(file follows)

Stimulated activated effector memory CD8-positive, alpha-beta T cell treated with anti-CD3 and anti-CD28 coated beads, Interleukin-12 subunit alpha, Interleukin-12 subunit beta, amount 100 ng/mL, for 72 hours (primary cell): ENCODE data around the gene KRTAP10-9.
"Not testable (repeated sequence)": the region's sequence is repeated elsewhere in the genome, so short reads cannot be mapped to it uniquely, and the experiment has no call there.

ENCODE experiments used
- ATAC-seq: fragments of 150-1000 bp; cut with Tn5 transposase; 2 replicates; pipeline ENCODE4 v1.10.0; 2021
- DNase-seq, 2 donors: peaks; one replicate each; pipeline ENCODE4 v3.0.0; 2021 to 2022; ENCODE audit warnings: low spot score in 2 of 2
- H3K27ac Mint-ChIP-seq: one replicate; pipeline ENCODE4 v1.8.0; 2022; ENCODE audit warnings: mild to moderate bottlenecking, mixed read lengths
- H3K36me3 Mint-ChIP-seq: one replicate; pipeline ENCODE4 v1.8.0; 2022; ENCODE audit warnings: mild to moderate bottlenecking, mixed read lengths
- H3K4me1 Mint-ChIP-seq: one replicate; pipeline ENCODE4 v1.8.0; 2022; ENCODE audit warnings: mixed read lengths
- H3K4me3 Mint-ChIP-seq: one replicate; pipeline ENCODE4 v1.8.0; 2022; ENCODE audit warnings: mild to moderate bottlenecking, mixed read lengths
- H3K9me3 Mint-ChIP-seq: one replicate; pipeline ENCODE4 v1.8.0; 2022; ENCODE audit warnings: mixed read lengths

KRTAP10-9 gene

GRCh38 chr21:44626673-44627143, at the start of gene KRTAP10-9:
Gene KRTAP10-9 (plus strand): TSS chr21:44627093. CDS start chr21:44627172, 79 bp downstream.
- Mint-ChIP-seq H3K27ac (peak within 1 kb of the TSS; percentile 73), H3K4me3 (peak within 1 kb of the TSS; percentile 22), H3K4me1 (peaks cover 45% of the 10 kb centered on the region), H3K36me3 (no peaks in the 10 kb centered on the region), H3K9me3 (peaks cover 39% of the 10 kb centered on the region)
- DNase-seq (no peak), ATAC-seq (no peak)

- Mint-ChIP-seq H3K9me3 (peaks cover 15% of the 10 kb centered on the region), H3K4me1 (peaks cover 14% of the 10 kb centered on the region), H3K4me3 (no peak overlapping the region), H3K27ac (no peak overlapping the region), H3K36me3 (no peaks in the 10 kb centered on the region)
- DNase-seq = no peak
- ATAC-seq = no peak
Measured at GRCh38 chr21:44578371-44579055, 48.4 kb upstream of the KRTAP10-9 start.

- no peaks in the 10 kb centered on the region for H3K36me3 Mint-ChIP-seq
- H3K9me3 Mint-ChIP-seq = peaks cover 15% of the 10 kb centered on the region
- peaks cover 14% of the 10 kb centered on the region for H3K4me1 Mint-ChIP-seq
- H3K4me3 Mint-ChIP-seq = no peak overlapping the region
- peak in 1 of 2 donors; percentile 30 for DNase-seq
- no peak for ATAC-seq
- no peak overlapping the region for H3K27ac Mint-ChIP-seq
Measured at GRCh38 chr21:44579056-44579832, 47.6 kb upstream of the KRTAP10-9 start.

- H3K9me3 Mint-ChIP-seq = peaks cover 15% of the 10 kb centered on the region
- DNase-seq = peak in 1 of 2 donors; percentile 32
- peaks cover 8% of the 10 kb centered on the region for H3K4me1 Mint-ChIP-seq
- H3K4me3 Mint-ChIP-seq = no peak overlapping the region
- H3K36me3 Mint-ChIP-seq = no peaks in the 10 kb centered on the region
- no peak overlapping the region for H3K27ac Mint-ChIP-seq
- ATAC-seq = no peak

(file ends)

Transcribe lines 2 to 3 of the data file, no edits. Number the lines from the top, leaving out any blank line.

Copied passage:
"Not testable (repeated sequence)": the region's sequence is repeated elsewhere in the genome, so short reads cannot be mapped to it uniquely, and the experiment has no call there.

ENCODE experiments used